Exposure: Native Art and Political Ecology

ANOINTED (film still), 2017. Video, 6 min. 8 sec. Written and performed by Kathy Jetñil-Kijiner (Marshallese-Majol). Directed by Daniel Lin.

Exposure: Native Art and Political Ecology
July 28 - November 12
Members' Preview: July 28 at 5 pm - 7 pm

Woody and Gayle Hunt Family Gallery

Exposure: Native Art and Political Ecology documents international Indigenous artists’ responses to the impacts of nuclear testing, nuclear accidents, and uranium mining on Native peoples and the environment. The traveling exhibition and catalog give artists a voice to address the long-term effects of these man-made disasters on Indigenous communities in the United States and around the world. Indigenous artists from Australia, Canada, Greenland, Japan, Pacific Islands, and the United States utilize tribal knowledge, as well as Indigenous and contemporary art forms as visual strategies for their thought-provoking artworks.

Exposure: Native Art and Political Ecology is co-curated by iBiennale Director Dr. Kóan Jeff Baysa (Ibanag); Nuuk Art Museum Director Nivi Christensen (Inuit); Hokkaido Museum of Modern Art Chief Curator Satomi Igarashi; Art Gallery of New South Wales Assistant Curator of Aboriginal and Torres Strait Islander Art Erin Vink (Ngiyampaa), Independent Curator Tania Willard (Secwepemc Nation), and MoCNA Chief Curator Manuela Well-Off-Man.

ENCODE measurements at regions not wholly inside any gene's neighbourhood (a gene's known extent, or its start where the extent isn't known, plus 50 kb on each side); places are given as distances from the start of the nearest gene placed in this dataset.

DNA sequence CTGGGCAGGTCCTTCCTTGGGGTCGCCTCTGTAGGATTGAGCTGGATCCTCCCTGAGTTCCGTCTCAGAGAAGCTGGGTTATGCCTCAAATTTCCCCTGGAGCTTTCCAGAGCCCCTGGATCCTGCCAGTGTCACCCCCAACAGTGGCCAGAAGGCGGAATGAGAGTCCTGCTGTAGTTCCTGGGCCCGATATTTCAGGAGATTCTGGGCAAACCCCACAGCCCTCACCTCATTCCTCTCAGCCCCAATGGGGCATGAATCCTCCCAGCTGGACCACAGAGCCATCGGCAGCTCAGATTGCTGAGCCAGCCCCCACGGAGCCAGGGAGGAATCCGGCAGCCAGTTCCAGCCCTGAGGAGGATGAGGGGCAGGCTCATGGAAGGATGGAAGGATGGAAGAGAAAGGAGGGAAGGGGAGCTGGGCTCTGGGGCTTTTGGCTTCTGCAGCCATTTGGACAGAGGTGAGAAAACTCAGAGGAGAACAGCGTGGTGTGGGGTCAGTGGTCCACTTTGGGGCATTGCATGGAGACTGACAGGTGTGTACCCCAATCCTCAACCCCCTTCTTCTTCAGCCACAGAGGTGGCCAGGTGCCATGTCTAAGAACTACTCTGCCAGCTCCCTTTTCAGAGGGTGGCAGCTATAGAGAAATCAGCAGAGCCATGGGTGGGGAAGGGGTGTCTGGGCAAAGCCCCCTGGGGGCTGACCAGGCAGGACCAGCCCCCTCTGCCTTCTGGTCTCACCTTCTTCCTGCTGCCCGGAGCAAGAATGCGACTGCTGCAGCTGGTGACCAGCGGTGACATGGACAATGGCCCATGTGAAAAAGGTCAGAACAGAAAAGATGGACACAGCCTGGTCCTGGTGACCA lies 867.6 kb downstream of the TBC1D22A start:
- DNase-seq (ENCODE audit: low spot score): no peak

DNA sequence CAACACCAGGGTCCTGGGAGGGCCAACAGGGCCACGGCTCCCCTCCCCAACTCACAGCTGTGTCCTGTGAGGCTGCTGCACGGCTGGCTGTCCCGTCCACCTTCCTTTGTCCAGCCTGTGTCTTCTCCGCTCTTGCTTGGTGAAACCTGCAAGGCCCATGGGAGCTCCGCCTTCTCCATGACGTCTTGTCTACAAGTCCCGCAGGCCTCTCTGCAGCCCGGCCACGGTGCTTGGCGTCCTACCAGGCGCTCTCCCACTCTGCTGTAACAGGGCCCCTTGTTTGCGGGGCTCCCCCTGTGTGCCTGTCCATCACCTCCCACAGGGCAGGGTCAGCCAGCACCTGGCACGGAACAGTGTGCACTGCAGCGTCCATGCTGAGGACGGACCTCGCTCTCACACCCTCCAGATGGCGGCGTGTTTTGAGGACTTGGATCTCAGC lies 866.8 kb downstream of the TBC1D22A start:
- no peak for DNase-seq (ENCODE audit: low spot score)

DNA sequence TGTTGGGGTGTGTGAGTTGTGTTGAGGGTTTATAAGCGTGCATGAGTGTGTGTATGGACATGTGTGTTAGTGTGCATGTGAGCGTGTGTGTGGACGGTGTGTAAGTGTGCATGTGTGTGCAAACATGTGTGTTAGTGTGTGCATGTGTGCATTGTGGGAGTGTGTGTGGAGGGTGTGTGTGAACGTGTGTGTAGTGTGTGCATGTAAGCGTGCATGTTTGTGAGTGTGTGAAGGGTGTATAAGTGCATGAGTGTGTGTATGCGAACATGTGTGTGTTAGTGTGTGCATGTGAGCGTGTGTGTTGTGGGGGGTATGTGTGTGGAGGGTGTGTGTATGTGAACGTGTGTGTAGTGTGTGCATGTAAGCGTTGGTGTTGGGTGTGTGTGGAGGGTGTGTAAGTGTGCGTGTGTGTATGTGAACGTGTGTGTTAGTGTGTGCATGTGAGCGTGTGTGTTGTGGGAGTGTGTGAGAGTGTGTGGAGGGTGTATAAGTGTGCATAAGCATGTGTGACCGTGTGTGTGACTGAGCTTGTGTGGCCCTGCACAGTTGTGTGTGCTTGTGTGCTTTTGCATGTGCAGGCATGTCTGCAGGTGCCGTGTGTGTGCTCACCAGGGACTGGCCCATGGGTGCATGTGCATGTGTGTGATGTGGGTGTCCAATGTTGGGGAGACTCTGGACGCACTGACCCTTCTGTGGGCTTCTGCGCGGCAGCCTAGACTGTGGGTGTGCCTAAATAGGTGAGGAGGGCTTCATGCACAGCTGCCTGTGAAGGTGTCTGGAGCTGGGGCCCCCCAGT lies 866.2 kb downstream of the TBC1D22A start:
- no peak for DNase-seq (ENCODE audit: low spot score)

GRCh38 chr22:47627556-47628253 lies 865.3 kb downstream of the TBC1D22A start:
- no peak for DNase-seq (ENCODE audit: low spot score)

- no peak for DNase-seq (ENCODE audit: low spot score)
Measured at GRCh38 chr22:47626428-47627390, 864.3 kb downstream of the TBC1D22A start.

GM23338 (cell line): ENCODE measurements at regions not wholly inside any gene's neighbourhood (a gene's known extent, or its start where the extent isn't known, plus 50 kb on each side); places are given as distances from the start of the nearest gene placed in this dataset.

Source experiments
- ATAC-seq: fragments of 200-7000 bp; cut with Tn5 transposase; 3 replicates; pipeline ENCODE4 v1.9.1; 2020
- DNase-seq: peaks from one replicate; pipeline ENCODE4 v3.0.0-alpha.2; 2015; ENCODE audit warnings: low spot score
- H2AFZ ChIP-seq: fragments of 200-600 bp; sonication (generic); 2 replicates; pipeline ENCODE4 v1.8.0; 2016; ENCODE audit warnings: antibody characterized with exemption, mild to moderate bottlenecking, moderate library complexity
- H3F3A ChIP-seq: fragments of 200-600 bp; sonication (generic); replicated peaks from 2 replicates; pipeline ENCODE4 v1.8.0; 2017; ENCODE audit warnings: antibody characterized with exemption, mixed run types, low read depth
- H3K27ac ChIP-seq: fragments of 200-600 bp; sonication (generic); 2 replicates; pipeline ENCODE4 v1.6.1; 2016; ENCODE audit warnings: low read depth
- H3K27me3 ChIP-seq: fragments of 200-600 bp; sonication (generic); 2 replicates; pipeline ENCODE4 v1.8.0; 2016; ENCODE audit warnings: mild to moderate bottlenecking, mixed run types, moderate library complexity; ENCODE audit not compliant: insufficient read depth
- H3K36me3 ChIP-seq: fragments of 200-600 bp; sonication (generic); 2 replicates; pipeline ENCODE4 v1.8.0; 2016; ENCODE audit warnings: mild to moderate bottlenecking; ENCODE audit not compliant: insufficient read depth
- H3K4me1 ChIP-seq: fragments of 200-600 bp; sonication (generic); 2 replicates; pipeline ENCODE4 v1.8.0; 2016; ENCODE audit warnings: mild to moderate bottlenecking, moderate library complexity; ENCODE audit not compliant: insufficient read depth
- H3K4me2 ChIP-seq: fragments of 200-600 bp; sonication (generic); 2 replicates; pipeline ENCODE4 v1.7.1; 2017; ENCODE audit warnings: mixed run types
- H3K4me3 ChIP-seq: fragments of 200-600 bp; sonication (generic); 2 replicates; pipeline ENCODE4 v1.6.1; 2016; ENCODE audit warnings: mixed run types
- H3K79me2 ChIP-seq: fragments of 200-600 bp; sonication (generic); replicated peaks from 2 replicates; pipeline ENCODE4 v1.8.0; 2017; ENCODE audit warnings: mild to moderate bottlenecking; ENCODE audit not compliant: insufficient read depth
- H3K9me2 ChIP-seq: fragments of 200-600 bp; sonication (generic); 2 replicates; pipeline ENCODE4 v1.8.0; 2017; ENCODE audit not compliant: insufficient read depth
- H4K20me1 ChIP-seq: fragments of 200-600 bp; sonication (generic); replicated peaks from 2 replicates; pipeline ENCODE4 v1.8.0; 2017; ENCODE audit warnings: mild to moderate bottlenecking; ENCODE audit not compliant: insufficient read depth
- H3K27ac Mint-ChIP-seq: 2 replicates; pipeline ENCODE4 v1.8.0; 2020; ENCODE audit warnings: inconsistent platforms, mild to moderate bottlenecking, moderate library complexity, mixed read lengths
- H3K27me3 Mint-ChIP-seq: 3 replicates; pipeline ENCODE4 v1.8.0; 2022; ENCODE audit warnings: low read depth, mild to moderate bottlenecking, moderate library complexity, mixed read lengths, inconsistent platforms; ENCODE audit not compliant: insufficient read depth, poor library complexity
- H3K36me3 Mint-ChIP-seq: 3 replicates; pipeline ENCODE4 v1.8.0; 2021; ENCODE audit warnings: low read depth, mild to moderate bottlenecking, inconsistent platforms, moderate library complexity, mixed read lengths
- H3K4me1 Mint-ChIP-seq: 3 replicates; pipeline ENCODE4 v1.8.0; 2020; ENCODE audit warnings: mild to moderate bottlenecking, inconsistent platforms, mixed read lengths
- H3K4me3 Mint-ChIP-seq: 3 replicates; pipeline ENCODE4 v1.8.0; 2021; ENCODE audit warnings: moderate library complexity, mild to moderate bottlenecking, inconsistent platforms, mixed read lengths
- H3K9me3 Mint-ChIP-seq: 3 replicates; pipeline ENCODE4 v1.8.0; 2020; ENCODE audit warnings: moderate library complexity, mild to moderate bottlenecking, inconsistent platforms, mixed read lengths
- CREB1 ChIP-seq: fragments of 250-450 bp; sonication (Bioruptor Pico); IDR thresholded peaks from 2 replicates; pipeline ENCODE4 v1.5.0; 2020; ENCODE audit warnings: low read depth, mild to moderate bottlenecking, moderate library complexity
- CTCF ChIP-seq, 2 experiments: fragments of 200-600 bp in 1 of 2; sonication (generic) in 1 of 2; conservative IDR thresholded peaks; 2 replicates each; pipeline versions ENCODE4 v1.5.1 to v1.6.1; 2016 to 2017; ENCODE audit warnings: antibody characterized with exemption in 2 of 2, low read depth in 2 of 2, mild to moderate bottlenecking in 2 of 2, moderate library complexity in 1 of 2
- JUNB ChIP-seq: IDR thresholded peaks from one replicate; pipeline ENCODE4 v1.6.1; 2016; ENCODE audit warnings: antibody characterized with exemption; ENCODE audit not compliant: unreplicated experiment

Exposure: Native Art and Political Ecology is organized by IAIA Museum of Contemporary Native Arts, Santa Fe, NM.

Support for this exhibition is provided by Ford Foundation, Andy Warhol Foundation for the Visual Arts, and by Air Tahiti Nui.

Additional support is provided by the Mellon Foundation, the Texas Commission on the Arts, El Paso Museum of Art Foundation, and the El Paso Museums and Cultural Affairs Department.

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